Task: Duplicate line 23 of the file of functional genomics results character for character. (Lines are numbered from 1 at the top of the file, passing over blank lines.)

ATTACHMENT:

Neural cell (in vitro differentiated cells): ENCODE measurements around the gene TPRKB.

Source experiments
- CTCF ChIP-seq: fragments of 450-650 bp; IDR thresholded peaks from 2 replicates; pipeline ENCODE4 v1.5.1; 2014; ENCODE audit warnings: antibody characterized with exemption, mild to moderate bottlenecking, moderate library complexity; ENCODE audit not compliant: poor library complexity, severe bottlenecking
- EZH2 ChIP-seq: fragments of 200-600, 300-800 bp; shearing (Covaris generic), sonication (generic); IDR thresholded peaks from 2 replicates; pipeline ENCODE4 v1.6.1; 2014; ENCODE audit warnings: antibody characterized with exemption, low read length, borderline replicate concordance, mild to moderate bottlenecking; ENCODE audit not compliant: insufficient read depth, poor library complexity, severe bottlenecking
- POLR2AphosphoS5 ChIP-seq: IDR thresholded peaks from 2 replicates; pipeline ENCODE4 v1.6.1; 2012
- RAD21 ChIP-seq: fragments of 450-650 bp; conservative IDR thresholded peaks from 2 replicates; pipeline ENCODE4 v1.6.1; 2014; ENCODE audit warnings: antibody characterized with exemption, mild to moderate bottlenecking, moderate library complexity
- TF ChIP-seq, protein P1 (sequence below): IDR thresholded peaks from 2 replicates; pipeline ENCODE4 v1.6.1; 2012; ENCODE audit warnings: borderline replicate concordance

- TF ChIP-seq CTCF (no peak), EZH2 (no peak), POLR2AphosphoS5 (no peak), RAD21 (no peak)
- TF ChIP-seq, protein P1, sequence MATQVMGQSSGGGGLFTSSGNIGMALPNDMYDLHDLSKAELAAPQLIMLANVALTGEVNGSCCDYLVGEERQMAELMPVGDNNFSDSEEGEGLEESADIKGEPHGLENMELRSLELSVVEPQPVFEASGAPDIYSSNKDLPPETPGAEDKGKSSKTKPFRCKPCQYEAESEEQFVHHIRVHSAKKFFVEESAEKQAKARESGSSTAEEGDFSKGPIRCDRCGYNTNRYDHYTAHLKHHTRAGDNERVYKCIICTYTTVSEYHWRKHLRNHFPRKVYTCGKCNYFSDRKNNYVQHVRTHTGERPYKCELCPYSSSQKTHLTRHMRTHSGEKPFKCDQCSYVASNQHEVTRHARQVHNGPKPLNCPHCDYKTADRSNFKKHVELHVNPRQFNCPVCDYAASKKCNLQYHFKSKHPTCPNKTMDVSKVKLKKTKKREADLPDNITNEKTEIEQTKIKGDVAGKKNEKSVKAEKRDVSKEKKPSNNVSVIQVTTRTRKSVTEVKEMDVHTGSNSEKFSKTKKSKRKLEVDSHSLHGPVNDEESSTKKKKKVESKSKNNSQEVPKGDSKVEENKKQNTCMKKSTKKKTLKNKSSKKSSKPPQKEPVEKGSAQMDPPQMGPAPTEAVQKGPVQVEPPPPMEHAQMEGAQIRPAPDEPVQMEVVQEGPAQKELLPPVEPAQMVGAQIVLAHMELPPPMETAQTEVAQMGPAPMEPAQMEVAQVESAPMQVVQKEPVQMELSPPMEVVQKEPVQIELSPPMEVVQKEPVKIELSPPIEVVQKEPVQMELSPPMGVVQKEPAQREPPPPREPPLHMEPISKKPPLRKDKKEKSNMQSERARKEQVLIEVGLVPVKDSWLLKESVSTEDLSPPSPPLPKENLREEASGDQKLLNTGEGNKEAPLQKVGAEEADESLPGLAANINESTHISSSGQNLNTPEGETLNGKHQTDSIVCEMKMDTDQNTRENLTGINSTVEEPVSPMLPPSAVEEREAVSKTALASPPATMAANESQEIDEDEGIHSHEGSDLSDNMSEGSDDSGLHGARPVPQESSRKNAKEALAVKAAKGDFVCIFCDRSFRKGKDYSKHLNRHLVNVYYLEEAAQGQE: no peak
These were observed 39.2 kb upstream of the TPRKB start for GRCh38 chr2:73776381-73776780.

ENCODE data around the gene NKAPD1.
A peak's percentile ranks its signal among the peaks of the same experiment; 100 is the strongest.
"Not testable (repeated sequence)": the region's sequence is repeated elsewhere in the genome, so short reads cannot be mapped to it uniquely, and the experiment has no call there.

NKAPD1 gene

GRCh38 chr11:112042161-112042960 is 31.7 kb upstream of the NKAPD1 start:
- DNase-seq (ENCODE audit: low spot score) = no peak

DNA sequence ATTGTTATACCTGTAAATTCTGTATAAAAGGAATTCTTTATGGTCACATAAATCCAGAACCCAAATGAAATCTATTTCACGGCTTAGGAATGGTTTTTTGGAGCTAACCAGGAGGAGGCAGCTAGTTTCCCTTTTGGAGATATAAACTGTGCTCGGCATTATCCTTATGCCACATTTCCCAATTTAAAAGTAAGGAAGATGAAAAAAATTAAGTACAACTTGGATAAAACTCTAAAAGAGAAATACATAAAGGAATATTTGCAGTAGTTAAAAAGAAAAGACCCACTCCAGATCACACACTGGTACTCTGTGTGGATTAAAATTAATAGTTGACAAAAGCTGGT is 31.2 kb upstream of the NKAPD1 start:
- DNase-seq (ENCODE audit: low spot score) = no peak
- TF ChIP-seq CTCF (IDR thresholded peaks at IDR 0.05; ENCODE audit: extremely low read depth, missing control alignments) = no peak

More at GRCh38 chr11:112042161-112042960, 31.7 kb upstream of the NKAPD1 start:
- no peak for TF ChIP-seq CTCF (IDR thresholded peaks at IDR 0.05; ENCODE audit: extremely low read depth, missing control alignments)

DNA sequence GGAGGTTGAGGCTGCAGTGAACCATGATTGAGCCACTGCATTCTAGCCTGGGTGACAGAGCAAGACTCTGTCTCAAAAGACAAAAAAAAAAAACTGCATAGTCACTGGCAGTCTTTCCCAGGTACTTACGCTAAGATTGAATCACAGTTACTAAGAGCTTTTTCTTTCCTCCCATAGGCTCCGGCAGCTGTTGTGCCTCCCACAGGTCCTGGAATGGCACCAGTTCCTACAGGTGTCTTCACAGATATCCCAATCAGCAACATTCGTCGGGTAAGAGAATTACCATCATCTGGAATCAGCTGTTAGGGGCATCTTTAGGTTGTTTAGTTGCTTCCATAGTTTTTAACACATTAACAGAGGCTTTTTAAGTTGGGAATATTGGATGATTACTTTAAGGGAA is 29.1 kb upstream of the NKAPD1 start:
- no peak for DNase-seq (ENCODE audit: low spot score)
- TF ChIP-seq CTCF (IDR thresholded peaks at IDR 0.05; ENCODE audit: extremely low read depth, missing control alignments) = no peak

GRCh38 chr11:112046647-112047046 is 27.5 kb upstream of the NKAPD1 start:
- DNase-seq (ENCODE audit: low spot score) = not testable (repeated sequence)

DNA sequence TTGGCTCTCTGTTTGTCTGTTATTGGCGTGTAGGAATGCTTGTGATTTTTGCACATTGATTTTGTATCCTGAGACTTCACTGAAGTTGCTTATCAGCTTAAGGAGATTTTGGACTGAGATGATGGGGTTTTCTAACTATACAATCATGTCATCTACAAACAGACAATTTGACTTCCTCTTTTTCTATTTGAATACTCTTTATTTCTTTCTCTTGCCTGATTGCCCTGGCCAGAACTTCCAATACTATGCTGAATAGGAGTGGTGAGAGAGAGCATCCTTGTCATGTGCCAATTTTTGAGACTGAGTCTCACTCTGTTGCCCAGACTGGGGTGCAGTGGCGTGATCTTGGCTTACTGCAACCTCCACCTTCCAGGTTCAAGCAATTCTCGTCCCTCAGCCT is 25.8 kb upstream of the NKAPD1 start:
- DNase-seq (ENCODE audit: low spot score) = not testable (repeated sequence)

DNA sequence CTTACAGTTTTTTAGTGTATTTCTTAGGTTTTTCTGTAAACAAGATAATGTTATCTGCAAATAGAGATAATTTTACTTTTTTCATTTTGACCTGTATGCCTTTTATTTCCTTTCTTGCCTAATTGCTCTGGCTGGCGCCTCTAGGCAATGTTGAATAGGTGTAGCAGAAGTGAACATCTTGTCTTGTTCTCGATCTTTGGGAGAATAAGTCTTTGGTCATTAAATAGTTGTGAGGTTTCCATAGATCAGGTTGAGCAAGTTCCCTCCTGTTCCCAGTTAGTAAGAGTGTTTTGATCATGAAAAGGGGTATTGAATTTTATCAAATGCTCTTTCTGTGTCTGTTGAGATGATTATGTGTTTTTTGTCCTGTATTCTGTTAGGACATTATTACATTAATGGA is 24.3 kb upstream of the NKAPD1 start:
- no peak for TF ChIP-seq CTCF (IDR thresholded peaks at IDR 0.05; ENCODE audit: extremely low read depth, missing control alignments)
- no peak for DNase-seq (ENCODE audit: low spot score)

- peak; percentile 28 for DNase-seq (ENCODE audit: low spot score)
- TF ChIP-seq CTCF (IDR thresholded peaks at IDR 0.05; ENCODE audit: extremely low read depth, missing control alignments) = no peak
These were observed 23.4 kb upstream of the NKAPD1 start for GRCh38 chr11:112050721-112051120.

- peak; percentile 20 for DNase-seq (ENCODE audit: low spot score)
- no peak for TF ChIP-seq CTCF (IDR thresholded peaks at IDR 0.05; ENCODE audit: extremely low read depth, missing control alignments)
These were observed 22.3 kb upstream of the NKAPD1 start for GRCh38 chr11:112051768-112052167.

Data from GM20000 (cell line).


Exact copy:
- no peak for DNase-seq (ENCODE audit: low spot score)